The Wonderful Reality of Not Having Life All Figured Out

by STEVE BLOOM

Don't Have Life all Figured Out?

I don’t have life all figured out.

That’s not to say I don’t have a good life. I’m a respected writer, my marriage is wonderful, I travel regularly and I have a son on the way. I’m happy with the way things are going.

But this hasn’t always been the case. A few years ago, while I was graduating with my Master’s degree, I went through a short period of turmoil. I was stressed out and uncertain of the direction my life was taking. I felt lost and confused.

It’s only been through hard soul-searching, consistent effort and a dash of luck to get where I am today.

And I’m fully aware that life has a tendency to make radical changes without your consent. What’s good for me today might change tomorrow.

So even though things are going well right now, I still wouldn’t say I have life figured out.

To be honest, I don’t see life as something you can “figure out” anyway.

Talking about life as something to “figure out” makes it sound as if it’s a toaster you can simply take apart to see how all the components work. Life doesn’t come with an easy guide to reference when it gets out of whack.

Life is a complex beast with intricate workings that are constantly changing. Once you think you’ve figured out the rules, an invisible hand comes along and changes them so you have to relearn them all over again.

That invisible hand has changed how I live many times. Shortly after I learned how to live as a bachelor, I had to learn the rules of a solid marriage. Now that I know how to do that, I have to learn the much different rules of being a good father.

My circumstances and situations have changed so consistently over the past few years that I’ve been basically improvising my way through it all, learning as I go.

This isn’t new either. My life has gone through a constant series of changes and I’ve been improvising my way the entire time.

Shakespeare once wrote that “all the world’s a stage, and all the men and women merely players.”

If Shakespeare’s right and our lives are akin to acting on the stage, then our performance is pure improv. There’s no playwright handing us scripts to read from. This thing we call life is done purely on the fly.

That’s not just me. Everyone around us is just making it all up as they go.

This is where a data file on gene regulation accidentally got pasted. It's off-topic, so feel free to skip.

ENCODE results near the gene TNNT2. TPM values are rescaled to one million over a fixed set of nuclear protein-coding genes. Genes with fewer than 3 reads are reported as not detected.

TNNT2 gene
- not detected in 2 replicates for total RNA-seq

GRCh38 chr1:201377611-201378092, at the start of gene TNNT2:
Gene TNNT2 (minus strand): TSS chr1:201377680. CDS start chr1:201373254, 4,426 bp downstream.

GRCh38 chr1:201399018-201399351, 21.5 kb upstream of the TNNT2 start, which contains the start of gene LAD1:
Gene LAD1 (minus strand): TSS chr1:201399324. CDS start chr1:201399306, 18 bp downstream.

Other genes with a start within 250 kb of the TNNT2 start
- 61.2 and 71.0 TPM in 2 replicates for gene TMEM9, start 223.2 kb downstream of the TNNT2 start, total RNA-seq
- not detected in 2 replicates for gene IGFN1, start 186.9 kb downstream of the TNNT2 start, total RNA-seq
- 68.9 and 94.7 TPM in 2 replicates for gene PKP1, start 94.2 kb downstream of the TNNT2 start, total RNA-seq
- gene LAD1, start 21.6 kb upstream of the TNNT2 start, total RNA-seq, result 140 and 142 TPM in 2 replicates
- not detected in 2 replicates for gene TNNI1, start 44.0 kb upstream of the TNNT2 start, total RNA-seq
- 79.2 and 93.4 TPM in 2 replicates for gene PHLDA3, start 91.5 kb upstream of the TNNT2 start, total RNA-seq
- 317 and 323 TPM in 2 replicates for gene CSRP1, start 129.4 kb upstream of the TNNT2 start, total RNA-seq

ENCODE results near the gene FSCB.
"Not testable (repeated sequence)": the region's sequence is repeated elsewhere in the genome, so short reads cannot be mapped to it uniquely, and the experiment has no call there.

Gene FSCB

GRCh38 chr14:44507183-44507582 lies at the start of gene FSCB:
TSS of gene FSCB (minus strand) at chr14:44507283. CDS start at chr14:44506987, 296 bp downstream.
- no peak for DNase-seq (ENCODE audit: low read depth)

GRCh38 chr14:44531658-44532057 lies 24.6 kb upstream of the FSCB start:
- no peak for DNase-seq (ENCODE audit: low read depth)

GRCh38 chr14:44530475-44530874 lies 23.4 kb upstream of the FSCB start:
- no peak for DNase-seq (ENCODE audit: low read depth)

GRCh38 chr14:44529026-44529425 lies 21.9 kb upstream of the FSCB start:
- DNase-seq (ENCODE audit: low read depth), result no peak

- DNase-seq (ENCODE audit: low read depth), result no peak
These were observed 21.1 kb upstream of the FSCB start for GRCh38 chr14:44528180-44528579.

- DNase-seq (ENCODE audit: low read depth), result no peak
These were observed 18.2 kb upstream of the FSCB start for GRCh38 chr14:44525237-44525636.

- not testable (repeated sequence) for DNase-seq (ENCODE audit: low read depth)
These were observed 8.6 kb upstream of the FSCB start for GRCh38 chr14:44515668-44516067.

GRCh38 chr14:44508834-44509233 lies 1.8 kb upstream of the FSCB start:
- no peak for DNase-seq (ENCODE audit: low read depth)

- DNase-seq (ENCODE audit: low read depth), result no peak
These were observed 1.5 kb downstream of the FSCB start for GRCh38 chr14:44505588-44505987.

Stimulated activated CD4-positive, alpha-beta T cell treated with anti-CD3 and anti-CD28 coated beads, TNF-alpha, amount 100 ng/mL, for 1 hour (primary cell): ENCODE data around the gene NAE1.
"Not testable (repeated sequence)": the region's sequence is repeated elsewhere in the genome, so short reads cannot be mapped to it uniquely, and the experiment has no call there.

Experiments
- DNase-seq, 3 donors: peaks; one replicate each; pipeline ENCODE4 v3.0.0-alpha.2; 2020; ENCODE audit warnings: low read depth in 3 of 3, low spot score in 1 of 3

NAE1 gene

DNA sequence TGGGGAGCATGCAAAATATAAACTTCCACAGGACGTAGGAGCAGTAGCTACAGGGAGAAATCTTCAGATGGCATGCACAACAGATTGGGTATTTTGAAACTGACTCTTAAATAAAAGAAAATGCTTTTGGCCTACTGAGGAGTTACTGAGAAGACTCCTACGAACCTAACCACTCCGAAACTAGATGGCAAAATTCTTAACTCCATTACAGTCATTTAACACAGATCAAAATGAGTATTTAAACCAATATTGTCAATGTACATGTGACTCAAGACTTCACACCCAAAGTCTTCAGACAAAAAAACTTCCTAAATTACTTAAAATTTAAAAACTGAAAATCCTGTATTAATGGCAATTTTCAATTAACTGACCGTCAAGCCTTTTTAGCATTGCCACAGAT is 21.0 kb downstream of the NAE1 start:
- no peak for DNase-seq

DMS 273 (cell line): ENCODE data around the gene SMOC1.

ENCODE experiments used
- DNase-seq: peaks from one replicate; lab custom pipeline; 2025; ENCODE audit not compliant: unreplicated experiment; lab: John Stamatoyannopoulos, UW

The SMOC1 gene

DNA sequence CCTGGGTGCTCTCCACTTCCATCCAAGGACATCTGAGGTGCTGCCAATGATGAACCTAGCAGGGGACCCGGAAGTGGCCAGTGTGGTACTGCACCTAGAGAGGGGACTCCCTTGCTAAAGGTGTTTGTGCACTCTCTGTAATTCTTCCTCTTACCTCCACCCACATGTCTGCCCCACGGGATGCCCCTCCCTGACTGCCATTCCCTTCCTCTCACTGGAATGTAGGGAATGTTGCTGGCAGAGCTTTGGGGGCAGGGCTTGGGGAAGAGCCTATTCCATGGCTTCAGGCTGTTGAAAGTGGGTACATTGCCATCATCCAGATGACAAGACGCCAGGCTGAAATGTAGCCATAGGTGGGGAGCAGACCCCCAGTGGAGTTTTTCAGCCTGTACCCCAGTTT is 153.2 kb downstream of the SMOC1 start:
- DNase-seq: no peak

By definition, improv is something you can’t predict. Someone or something will always come along to change the scene or dialogue. All you can do is adjust and adapt to the new situation presented to you.

So in that sense, life is an act of creation. By adjusting to new situations and interacting with others and our environment, we’re creating something new every single day.

So if life is a creative process, that makes it much closer to art than science.

And while I’m a big fan of science and I think it’s an extremely useful and valuable tool for making our lives better, it has its limitations.

It has little to offer in terms of meaning. What direction should my life take? What values are important to me? Who am I as a person?

These are all forms of self-discovery. Our answers are personal and might be confusing to outsiders and even ourselves. These subjective viewpoints are beyond science’s capabilities to explain.

That’s life though; it’s a giant mystery. We’re constantly exploring and experimenting our way to full, happy lives. There’s too much uncertainty about the future and personal changes to go through to completely say you’ve figured it out.

But really, would you want it to be any other way?

If living is art, then we should all heed the wisdom of Edward Abbey: “great art is never perfect. Perfect art is never great.”

Life is imperfect – it’s much too complex to be otherwise. We don’t always get what we want. Sometimes what we strive for doesn’t succeed.

But maybe that’s exactly the way it should be.

Perhaps a good life is one where we fumble and experiment our way through it. There isn’t anything wrong with making more errors than successes. Even the best artists accept that they’ll make a lot of bad art throughout their careers. That’s the process of making good art – and good living.